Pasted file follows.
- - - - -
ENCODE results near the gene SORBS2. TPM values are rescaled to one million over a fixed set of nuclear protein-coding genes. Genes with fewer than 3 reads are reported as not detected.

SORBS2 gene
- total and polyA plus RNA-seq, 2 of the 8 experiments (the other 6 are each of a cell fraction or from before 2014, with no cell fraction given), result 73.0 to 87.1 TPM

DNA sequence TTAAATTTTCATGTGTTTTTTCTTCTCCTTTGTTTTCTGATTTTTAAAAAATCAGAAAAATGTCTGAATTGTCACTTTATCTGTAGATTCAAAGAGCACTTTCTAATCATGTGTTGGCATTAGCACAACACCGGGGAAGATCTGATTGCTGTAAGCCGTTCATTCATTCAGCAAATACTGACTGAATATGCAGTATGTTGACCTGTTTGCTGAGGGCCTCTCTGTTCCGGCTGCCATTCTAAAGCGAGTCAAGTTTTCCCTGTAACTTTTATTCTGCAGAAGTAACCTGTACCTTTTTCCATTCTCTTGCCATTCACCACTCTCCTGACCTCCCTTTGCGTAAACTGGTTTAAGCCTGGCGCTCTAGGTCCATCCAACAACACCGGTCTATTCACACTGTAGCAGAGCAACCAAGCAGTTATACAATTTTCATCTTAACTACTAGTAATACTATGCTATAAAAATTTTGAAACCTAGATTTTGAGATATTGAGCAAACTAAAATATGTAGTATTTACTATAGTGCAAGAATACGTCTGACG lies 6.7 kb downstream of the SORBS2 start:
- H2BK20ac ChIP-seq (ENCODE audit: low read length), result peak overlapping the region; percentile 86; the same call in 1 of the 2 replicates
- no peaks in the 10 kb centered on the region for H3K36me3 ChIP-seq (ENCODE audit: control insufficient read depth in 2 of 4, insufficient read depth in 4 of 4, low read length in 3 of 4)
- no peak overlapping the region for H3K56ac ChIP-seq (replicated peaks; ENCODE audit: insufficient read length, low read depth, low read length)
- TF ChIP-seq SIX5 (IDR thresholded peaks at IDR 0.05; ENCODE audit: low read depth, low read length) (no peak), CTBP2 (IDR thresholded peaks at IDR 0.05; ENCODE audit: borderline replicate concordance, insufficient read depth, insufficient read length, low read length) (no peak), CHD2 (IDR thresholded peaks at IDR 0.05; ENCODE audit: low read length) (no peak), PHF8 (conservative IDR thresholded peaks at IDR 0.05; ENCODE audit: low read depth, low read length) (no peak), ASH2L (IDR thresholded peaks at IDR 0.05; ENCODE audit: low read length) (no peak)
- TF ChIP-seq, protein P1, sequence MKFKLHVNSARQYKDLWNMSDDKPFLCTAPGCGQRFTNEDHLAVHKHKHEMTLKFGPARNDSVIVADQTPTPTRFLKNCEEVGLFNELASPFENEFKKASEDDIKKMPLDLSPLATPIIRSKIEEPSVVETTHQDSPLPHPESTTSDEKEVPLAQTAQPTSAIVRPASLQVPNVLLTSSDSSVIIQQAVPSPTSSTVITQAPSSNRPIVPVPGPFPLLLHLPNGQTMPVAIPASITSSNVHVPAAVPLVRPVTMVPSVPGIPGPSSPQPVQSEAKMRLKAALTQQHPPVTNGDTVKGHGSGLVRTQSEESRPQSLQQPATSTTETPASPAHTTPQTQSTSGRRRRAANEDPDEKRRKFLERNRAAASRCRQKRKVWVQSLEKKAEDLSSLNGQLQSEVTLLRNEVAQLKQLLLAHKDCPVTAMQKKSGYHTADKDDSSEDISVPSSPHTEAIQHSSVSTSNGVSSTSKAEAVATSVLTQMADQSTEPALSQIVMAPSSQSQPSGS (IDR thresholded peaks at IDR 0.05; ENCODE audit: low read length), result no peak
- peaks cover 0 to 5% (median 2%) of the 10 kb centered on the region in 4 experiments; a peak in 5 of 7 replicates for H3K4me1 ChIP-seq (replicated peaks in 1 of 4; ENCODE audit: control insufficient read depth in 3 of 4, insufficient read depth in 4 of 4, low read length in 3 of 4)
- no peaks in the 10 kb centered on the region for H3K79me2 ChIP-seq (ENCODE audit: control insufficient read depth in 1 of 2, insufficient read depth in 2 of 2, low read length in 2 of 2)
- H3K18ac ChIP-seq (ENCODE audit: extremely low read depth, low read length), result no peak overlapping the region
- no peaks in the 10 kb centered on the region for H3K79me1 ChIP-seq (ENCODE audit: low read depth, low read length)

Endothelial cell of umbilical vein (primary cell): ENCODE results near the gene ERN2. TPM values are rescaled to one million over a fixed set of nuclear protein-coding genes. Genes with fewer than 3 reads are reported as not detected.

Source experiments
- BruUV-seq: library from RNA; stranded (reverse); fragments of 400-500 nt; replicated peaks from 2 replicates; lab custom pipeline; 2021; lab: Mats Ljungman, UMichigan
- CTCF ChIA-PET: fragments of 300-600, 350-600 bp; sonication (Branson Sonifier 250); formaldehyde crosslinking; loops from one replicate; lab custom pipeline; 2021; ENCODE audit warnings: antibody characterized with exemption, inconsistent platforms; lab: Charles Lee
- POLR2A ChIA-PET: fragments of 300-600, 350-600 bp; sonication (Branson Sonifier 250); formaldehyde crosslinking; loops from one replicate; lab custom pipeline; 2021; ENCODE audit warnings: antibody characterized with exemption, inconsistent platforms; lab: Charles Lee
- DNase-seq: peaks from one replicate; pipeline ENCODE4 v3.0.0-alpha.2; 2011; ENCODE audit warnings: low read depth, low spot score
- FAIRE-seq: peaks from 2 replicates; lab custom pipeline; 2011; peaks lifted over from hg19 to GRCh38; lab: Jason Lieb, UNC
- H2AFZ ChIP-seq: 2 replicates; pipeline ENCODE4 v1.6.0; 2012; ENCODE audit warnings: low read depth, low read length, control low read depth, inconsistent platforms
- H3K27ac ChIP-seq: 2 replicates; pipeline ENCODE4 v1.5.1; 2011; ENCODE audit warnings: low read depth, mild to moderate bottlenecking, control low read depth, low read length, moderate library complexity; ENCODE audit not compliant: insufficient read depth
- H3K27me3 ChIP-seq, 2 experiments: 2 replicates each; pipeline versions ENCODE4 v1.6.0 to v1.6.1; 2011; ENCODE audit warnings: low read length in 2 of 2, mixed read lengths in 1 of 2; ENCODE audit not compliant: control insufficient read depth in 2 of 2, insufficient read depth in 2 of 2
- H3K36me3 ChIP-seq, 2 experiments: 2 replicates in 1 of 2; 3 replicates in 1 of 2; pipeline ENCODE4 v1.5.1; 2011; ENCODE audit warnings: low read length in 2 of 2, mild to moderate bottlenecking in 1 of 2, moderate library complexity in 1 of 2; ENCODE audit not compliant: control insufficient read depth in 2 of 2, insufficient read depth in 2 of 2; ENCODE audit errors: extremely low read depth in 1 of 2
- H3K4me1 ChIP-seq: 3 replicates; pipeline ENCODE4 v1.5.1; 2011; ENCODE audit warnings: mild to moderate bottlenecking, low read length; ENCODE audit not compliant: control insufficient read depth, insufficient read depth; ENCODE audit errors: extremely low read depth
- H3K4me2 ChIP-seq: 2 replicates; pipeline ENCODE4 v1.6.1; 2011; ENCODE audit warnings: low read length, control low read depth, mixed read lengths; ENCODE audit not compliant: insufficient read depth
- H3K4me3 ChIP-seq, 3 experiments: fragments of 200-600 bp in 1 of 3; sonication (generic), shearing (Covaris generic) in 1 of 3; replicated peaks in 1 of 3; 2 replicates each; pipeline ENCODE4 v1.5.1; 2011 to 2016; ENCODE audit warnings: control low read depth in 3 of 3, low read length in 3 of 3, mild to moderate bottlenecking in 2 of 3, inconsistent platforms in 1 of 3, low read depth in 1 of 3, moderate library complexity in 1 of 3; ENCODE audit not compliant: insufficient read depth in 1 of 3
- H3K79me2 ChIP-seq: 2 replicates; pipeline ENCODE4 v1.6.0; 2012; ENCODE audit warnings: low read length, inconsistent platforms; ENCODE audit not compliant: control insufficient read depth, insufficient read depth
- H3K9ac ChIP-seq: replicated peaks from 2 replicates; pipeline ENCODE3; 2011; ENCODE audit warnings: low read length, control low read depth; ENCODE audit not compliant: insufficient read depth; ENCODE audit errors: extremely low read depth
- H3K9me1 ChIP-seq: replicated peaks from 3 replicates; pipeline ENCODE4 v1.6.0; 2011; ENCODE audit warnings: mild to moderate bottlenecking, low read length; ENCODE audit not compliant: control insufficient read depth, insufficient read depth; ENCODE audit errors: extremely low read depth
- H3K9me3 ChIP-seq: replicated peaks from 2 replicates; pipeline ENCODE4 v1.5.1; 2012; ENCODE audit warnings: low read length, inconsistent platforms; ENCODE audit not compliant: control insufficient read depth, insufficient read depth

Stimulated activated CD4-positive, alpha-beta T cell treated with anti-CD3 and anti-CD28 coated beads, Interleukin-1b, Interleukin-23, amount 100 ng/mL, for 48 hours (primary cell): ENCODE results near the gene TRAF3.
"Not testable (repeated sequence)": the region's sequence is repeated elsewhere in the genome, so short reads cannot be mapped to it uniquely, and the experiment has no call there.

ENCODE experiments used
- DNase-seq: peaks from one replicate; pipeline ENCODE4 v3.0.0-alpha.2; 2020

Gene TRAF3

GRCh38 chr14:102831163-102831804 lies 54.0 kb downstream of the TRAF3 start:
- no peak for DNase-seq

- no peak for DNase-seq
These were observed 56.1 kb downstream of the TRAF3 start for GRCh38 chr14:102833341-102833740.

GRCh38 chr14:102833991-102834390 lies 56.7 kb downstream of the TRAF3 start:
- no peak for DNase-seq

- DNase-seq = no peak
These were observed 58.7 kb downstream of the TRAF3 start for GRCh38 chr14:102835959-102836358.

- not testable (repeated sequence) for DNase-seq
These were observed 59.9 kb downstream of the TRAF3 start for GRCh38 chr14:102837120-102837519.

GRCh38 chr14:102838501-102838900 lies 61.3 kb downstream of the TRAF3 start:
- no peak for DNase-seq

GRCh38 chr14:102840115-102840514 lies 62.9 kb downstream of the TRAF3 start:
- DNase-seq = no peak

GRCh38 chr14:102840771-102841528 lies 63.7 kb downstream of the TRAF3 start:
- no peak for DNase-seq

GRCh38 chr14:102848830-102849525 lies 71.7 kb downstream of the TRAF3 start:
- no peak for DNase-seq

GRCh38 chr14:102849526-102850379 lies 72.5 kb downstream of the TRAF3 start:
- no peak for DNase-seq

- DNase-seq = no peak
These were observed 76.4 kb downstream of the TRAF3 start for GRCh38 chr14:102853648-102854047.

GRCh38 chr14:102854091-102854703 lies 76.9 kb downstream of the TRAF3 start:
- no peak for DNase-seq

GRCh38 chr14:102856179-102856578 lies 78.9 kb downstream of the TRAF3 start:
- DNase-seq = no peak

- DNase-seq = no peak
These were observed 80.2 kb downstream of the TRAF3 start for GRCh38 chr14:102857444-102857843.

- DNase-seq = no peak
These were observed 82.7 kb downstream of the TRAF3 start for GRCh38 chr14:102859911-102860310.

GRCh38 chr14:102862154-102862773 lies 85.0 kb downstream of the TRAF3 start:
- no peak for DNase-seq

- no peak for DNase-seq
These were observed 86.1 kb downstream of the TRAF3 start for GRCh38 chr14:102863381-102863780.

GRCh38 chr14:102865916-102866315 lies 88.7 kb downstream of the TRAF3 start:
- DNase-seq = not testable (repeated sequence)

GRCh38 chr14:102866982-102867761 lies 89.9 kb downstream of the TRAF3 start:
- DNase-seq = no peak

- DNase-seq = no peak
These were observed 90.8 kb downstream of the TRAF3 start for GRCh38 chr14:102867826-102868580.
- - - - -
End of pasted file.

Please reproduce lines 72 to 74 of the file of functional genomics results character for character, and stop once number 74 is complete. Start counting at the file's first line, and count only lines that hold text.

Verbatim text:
- DNase-seq = not testable (repeated sequence)

GRCh38 chr14:102866982-102867761 lies 89.9 kb downstream of the TRAF3 start:
- DNase-seq = no peak